Keywords: Marker-based AR; Augmented Reality; Tracking
MSL_AR Toolkit: AR Authoring Tool with Interactive Features BIBAKFull-Text 105-112
  Jinwook Shim; Jonghoon Seo; Tack-Don Han
We describe an authoring tool for Augmented Reality (AR) contents. In recent years there have been a number of frameworks proposed for developing Augmented Reality (AR) applications. This paper describes an authoring tool for Augmented Reality (AR) application with interactive features. We developed the AR authoring tool which provides Interactive features that we can perform the education service project and participate it actively for the participating education service. In this paper, we describe MSL_AR Authoring tool process and two kinds of interactive features.
Keywords: Augmented Reality; Authoring; interaction
Camera-Based In-situ 3D Modeling Techniques for AR Diorama in Ubiquitous Virtual Reality BIBAKFull-Text 113-122
  Atsushi Umakatsu; Hiroyuki Yasuhara; Tomohiro Mashita; Kiyoshi Kiyokawa; Haruo Takemura
We have been studying an in-situ 3D modeling and authoring system, AR Diorama. In the AR Diorama system, a user is able to reconstruct a 3D model of a real object of concern and describe behaviors of the model by stroke input. In this article, we will introduce two ongoing studies on interactive 3D reconstruction techniques. First technique is feature-based. Natural feature points are first extracted and tracked. A convex hull is then obtained from the feature points based on Delaunay tetrahedralisation. The polygon mesh is carved to approximate the target object based on a feature-point visibility test. Second technique is region-based. Foreground and background color distribution models are first estimated to extract an object region. Then a 3D model of the target object is reconstructed by silhouette carving. Experimental results show that the two techniques can reconstruct a better 3D model interactively compared with our previous system.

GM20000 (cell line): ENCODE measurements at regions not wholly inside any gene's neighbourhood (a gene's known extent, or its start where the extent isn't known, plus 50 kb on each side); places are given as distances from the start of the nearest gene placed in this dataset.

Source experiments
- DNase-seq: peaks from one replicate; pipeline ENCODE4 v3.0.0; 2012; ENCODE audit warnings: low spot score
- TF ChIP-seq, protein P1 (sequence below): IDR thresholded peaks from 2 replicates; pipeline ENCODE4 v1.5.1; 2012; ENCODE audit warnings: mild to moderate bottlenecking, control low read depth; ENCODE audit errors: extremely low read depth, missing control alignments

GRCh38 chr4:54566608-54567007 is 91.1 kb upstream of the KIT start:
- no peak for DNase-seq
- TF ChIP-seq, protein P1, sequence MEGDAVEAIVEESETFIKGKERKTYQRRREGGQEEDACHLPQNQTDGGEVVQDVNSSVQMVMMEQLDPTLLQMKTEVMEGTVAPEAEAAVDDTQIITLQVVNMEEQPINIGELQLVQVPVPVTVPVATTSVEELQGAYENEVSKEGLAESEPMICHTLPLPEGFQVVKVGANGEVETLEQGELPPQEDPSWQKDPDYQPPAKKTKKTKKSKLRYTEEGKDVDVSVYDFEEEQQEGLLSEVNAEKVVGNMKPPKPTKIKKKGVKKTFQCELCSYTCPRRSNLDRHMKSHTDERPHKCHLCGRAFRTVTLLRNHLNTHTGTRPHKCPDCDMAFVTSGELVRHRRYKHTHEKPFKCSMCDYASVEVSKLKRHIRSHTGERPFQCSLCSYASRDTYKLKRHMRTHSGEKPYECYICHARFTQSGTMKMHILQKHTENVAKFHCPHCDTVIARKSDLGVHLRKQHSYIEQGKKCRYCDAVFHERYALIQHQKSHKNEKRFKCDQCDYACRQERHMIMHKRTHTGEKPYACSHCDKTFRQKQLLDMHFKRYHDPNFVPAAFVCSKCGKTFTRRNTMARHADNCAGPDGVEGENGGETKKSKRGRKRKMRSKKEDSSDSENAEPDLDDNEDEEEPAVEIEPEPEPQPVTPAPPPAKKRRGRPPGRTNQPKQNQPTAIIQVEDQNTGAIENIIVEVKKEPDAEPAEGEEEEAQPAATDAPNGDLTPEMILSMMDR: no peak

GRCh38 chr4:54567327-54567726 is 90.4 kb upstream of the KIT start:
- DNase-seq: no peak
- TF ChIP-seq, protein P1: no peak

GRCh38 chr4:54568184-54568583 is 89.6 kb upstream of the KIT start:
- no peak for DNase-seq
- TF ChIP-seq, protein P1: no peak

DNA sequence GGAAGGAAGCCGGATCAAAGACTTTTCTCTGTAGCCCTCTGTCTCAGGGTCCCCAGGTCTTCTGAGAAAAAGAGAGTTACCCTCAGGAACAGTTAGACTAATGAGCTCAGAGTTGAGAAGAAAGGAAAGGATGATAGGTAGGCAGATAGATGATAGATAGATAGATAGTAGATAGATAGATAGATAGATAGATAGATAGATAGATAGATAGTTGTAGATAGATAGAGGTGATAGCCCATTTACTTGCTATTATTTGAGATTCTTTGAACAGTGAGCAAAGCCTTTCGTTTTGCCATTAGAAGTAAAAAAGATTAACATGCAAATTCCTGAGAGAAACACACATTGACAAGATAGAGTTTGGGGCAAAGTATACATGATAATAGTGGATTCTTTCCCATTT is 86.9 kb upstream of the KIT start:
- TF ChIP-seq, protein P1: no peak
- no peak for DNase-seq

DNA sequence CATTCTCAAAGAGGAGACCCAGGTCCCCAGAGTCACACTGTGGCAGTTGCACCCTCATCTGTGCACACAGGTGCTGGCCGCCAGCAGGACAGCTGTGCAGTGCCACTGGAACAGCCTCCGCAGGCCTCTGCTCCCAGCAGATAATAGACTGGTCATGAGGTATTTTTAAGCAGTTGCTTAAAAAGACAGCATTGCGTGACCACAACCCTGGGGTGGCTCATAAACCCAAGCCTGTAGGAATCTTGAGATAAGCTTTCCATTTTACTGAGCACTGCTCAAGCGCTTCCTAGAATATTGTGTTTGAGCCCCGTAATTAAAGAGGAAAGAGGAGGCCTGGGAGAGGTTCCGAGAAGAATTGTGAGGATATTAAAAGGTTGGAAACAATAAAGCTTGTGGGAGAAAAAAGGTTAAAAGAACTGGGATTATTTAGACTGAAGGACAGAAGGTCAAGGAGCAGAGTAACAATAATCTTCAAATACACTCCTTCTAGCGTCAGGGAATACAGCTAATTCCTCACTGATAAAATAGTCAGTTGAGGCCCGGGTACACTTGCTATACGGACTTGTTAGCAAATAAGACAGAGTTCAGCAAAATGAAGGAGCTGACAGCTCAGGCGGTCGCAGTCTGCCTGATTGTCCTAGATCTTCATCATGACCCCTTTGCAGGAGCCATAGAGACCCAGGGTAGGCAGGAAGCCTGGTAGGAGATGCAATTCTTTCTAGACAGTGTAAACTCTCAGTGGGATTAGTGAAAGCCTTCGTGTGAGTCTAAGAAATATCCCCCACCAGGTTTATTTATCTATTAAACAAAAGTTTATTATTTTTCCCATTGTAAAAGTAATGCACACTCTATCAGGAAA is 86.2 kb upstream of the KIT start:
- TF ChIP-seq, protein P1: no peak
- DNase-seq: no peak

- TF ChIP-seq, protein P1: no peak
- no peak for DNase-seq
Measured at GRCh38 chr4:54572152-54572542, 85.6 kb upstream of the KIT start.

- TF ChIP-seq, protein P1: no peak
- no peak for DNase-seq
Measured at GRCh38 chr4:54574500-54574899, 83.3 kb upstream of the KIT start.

Keywords: AR authoring; AR Diorama; 3D reconstruction
Design Criteria for AR-Based Training of Maintenance and Assembly Tasks BIBAKFull-Text 123-132
  Sabine Webel; Ulrich Bockholt; Jens Keil
As the complexity of maintenance tasks can be enormous, the efficient training of technicians in performing those tasks becomes increasingly important. Maintenance training is a classical application field of Augmented Reality explored by different research groups. Mostly technical aspects (e.g tracking, 3D augmentations) have been in focus of this research field. In our paper we present results of interdisciplinary research based on the fusion of cognitive science, psychology and computer science. We focus on analyzing the improvement of AR-based training of maintenance skills by addressing also the necessary cognitive skills. Our aim is to find criteria for the design of AR-based maintenance training systems. A preliminary evaluation of the proposed design strategies has been conducted by expert trainers from industry.
Keywords: Augmented Reality; training; skill acquisition; training system; industrial applications

Virtual and Immersive Environments

Object Selection in Virtual Environments Performance, Usability and Interaction with Spatial Abilities BIBAKFull-Text 135-143
  Andreas Baier; David Wittmann; Martin Ende
We investigate the influence of users' spatial orientation and space relations ability on performance with six different interaction methods for object selection in virtual environments. Three interaction methods are operated with a mouse, three with a data glove. Results show that mouse based interaction methods perform better compared to data glove based methods. Usability ratings reinforce these findings. However, performance with the mouse based methods appears to be independent from users' spatial abilities, whereas data glove based methods are not.
Keywords: Object selection; interaction method; virtual environment; input device; performance; usability; spatial ability
Effects of Menu Orientation on Pointing Behavior in Virtual Environments BIBAKFull-Text 144-153
  Nguyen-Thong Dang; Daniel Mestre